I just went to the doctor's office for my bi-weekly Progesterone shot. While there, I was chatting up my nurse, who I love. I told her Mike wouldn't allow me to get a doppler because he's sure I'll panic constantly. Karie agreed. No doppler for crazy, overbearing me. I know they're right. Besides the fact that I don't really feel drawn to have one. Part of the numbness I've developed to keep myself from panicking through this whole pregnancy.
Anyway, even though she discouraged my own doppler, Karie immediately took me back to check the heartrate herself. Thank God for my OB and his staff. They want me to be as happy and comfortable as I possibly can be. I pulled my pants to my hips and Karie globbed on the gel and got started.
But there was nothing.
No sound at all except the swooshing caused by her searching for life. This went on for minutes.
And I was freaking out. I stared at the ceiling, remembering doing exactly the same thing in February. I wondered why in the world I had done this without Mike by my side. I just kept saying, "This was a bad idea." I laid there demanding to myself I could never do this again, and we would be a family of five forever. A million thoughts and emotions flooded my mind, and I was left feeling gross from head to toe, shaking and preparing to cry.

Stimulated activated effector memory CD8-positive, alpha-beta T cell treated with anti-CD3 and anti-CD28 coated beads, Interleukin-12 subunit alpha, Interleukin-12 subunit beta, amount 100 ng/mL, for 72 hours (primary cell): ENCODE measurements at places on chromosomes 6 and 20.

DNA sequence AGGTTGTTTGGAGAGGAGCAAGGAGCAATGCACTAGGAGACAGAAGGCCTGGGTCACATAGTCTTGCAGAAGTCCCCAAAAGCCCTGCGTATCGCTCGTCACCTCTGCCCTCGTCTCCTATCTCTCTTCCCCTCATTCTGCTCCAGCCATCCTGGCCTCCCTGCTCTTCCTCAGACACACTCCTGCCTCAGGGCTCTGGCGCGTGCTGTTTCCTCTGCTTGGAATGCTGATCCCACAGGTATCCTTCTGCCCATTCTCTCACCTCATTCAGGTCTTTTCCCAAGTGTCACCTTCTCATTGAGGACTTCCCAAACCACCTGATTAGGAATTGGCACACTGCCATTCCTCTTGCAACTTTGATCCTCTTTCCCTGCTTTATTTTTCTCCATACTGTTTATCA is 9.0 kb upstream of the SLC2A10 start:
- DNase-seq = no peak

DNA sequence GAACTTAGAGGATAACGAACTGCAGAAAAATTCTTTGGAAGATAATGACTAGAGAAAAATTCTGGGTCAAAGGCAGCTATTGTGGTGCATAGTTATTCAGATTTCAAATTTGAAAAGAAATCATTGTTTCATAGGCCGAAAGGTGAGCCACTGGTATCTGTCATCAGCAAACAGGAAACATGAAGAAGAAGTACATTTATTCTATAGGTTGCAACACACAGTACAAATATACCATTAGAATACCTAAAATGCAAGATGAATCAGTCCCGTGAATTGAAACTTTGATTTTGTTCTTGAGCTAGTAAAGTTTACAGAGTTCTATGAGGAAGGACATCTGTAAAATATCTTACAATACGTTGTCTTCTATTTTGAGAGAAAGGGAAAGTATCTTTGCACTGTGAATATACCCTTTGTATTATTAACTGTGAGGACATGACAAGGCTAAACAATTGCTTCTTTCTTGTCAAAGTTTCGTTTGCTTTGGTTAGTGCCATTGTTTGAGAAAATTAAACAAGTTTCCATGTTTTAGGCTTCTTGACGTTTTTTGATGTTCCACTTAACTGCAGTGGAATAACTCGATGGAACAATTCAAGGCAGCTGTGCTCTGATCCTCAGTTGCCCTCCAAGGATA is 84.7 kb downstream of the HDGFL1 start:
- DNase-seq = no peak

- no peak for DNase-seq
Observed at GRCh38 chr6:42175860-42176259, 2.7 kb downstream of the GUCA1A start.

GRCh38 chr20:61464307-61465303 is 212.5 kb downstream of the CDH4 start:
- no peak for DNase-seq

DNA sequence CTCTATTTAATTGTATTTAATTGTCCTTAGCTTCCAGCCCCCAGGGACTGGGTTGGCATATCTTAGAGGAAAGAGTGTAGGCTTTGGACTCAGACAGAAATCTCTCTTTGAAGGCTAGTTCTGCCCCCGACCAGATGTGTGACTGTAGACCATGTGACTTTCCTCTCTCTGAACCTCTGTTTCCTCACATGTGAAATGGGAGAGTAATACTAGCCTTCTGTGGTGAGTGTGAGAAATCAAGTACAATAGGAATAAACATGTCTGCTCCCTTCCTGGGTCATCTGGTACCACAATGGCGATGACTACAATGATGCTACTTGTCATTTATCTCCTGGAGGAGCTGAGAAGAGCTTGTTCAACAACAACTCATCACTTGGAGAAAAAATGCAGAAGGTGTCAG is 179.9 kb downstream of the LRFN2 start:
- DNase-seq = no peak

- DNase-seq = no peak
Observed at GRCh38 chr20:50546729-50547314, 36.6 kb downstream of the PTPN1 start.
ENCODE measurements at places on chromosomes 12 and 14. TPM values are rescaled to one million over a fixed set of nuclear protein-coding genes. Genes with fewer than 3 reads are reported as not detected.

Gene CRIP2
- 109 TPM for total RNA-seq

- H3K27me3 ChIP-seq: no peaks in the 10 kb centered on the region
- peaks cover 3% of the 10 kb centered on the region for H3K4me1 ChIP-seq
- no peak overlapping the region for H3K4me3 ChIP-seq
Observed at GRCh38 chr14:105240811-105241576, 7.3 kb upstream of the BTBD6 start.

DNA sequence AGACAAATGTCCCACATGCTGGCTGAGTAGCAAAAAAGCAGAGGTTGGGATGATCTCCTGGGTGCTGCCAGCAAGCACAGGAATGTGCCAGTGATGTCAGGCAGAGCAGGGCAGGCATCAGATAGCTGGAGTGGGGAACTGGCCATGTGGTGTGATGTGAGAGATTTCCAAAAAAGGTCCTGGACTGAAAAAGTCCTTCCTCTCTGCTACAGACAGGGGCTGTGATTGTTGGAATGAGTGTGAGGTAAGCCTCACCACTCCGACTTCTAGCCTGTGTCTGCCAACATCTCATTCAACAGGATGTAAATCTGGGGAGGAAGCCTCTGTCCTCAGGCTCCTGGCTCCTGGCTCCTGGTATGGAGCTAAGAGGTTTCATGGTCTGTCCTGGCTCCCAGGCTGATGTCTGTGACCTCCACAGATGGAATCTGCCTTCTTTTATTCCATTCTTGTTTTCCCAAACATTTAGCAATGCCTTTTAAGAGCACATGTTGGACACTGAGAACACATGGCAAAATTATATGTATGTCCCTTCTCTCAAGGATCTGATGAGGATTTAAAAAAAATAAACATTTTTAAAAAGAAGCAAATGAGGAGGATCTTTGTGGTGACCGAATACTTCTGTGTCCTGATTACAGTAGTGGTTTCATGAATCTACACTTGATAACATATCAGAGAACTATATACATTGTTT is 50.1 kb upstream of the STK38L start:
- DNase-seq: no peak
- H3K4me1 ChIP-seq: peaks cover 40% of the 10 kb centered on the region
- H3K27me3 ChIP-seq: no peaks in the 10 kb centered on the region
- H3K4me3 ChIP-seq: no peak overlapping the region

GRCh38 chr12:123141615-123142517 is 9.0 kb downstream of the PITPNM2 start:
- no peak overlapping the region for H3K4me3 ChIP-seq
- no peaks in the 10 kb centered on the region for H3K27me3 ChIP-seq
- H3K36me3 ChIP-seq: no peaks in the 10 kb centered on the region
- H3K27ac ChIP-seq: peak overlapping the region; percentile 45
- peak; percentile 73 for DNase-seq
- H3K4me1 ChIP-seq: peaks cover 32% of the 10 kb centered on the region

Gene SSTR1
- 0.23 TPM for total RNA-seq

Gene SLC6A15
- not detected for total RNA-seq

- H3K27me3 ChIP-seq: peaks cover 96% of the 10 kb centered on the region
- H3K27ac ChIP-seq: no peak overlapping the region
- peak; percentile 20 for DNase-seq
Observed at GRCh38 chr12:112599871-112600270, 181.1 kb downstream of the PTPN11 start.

Not to let me freak out alone, Karie kept talking to me, ensuring me the doctor would do a better job and she'd bring him in right away. Thank goodness for her talking. Last time, there was only silence. I'll never forget how silent the whole world was before the doctor told me she was "Sorry" about Carpenter.
My OB came straight in, looking confident, but completely understanding why I was nervous. He asked me if we had noticed anything strange on my last ultrasound, and I told him nothing had been strange, but now I remembered that my placenta was anterior. He laughed a little and said, "Well, that would make a huge difference!"
Within seconds, we all heard the heartbeat and my OB was counting away. Karie squeezed my ankle in support. 160 beats per minute. Perfectly, perfectly normal.
That didn't stop me from almost collapsing under my weak knees as I walked out.
So that's what it felt like... like death.